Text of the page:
Her other notable performances included "In the Summer of His Years", a tribute to slain U.S. President John F. Kennedy, and Bert Kaempfert's "Strangers in the Night", although the latter is more often associated with Frank Sinatra). Both "Everybody's Somebody's Fool" and "My Heart Has a Mind of Its Own" went to No. 1 on the Billboard chart in 1960. In 1962, Francis had another number one hit with "Don't Break the Heart That Loves You".

Francis recorded many of her hit songs in foreign languages, including "Everybody's Somebody's Fool" and her signature song, "Where the Boys Are". She recorded in thirteen languages throughout her career: English, Greek, German, Swedish, Dutch, French, Spanish, Portuguese, Italian (and local language in Italy, Neapolitan), Hebrew, Yiddish, Japanese, Latin and Hawaiian. During a concert at the Golden Stag Festival in Braşov, Romania, in March 1970, Francis performed live in Romanian. Francis' biggest hit album in the U.S. was 1959's Italian Favorites; she followed it with several more albums of Italian language songs over the years, as well as collections of Spanish language and Jewish songs, among others.

Personal life

Francis has been married four times. Against her father's wishes, on August 15, 1964, she married Dick Kanellis. She divorced him three months later, citing domestic violence. She married hairdresser Izadore "Izzy" Marion on January 16, 1971. They divorced the following year. In September 1973 she married Joseph Garzilli; together they adopted a son, Joseph Garzilli Jr., also known as Joey, born in 1974. After the marriage ended, she married television producer Bob Parkinson, on June 27, 1985. Like the others, this marriage ended in divorce.

Francis supported Richard Nixon's 1968 bid for the Presidency when she recorded a TV ad for him.


Francis brought a suit alleging that Universal Music Group took advantage of her condition and stopped paying royalties. The suit was dismissed. On November 27, 2002, she filed a second suit against UMG alleging the label had synchronized several of her songs into movies without her permission: the 1994 film Post Cards from America, the 1996 film The Craft, and the 1999 film Jawbreaker. This suit was also dismissed.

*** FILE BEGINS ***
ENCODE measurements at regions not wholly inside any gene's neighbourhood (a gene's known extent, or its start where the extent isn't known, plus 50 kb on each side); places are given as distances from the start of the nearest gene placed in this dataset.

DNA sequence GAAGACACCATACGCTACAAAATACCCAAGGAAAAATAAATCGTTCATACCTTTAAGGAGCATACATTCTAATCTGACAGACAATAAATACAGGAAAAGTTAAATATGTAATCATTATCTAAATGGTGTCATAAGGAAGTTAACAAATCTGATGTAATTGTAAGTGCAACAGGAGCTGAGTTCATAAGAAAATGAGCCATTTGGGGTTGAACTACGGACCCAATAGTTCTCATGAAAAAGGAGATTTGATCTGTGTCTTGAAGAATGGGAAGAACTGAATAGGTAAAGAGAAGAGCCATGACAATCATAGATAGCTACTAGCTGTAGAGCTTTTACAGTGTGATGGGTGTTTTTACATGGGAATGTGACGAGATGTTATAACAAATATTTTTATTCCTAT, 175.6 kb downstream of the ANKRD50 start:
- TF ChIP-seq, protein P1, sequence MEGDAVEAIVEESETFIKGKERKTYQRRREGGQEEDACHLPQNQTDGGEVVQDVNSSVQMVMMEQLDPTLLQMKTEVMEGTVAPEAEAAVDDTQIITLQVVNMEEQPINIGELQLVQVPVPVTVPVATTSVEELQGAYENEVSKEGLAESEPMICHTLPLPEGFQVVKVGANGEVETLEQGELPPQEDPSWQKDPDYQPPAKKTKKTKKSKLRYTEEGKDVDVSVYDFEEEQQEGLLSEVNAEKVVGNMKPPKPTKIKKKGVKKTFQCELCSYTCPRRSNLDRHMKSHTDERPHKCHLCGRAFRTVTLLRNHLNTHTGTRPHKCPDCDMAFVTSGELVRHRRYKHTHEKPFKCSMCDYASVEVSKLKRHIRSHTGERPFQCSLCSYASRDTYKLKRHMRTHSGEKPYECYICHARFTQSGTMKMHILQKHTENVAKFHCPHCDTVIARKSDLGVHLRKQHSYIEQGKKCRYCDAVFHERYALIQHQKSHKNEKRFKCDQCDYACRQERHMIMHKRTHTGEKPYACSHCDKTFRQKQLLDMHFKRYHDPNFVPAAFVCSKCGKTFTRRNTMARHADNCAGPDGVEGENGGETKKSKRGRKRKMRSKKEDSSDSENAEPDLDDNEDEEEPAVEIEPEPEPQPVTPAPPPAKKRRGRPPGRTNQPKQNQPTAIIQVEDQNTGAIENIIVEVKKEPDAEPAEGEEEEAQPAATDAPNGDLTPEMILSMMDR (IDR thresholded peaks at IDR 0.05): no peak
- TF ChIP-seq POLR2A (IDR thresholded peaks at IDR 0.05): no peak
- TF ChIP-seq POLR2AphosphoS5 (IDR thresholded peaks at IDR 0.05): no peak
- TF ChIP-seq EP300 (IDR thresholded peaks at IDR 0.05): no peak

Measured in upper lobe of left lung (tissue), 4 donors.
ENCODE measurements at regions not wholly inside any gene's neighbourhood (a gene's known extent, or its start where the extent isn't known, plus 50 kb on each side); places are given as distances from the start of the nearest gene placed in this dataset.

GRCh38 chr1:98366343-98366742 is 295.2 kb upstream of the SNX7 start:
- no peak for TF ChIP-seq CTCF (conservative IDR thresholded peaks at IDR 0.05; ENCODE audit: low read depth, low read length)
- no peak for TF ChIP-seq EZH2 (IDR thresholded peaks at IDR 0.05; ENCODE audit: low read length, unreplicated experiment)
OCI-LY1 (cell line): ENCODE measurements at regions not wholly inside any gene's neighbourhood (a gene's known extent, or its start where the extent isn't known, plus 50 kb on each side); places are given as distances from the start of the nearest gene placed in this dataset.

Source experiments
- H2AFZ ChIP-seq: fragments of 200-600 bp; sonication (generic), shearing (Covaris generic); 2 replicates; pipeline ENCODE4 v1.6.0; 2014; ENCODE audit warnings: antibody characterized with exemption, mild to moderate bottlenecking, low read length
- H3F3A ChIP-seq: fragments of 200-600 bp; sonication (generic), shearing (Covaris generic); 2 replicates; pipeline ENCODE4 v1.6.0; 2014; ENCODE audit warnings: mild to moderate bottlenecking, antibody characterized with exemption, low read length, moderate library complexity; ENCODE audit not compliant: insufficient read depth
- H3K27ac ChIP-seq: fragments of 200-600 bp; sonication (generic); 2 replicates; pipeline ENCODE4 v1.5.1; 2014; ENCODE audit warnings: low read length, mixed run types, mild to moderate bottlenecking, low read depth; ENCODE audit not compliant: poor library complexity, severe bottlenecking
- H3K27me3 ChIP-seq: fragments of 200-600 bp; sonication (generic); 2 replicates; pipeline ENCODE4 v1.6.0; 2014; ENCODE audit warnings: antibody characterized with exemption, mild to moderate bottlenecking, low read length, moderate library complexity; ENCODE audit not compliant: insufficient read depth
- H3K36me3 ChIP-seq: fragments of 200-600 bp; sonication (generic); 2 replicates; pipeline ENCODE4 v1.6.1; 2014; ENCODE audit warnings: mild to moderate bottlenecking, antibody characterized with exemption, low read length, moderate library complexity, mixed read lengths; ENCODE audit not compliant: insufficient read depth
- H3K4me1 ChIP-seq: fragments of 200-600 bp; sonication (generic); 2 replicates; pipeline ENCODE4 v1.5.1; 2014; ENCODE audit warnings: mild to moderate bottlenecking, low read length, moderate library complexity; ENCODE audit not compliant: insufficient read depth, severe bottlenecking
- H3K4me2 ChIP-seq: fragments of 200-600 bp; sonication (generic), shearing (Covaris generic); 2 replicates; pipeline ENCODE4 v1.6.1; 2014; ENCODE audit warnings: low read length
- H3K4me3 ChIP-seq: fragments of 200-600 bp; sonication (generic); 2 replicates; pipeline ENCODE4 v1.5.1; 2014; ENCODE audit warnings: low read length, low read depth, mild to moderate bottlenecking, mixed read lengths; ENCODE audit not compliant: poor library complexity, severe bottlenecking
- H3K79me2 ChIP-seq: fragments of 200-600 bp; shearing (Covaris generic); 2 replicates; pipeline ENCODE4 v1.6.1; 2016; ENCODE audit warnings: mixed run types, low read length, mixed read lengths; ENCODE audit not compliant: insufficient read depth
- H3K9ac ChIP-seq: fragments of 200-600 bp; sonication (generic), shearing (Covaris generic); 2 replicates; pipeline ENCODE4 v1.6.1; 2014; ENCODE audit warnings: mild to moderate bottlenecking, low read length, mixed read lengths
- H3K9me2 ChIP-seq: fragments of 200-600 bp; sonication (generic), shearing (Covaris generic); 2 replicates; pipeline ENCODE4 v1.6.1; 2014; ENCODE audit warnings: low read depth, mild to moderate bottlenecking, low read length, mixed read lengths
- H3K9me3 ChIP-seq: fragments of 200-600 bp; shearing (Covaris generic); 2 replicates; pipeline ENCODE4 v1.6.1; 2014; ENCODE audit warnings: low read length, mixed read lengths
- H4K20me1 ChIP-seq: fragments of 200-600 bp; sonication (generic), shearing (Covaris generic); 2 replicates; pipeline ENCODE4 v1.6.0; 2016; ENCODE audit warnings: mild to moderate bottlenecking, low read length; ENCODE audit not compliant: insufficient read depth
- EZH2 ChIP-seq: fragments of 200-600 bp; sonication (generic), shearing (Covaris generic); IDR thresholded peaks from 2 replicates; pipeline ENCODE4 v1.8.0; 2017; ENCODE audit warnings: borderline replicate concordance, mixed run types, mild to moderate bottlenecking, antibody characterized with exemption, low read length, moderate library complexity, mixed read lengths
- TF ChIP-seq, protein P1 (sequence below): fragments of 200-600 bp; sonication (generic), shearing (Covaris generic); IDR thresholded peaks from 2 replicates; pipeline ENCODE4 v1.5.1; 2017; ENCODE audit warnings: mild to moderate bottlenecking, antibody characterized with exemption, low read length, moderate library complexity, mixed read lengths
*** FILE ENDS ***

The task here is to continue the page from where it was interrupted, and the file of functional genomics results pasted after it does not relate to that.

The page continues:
She also sued the producers of the 1999 film Jawbreaker, in which her song "Lollipop Lips" is heard during a sex scene.

Film and other media

Francis appeared in the motion picture Where the Boys Are (1960); Follow the Boys (1963) (the title song of which became a No. 17 Billboard single for Francis); Looking for Love (1964), and When the Boys Meet the Girls (1965). She overdubbed the vocals for Tuesday Weld in the 1956 movie "Rock, Rock, Rock," and for Freda Holloway in the 1957 Warner Brothers rock and roll movie Jamboree, singing the songs "Siempre", "For Children of All Ages", "Who Are We to Say", and "Twenty-Four Hours a Day", which appeared on the promotional soundtrack album for the film.


Billboard chart historian Joel Whitburn has ranked Francis as the top female vocalist on the Adult Contemporary chart during the 1960s. In 1961, Francis was the first female artist to score a No. 1 Billboard Adult Contemporary single with "Together," and she topped the AC chart the following year with "Don't Break the Heart That Loves You." In 2000, "Who's Sorry Now?" was named one of the Songs of the Century. Francis was inducted into the Hit Parade Hall of Fame in December 2007, a charter first-ballot member.

Francis and singer Gloria Estefan completed a screenplay for a movie based on Francis' life titled Who's Sorry Now?. Estefan has announced that she would produce and play the lead. She said, "[Connie Francis] isn't in the Rock and Roll Hall of Fame, and yet she was the first pop star worldwide, and has recorded in nine languages. She has done a lot of things for victims' rights since her rape in the '70s .... There's a major story there."

In December 2009 the film was dropped. According to Connie Francis., "They chose to use amateur writers to write the screenplay. I wanted the writer Robert Freeman who wrote that mini-series Life with Judy Garland: Me and My Shadows which won I don’t know how many Emmies, but Gloria and company were unwilling to hire that writer. I absolutely adored his screenplay of Judy’s life ... he was so eager to do my life story for film, but she [Gloria] wouldn’t agree to hire him and that was the end of that. And I’m sorry I wasted ten years with those people [i.e. the Estefans]."

In the same article, Francis revealed that entertainer Dolly Parton had been contacting her for years trying to produce her life story, but due to her previous commitment to Estefan's organization, she was not able to accept Parton's offer. She noted in the article that both she and Parton had considered, independently of one-another, actress Valerie Bertinelli to play Francis.


Complete list of Connie Francis' songs Here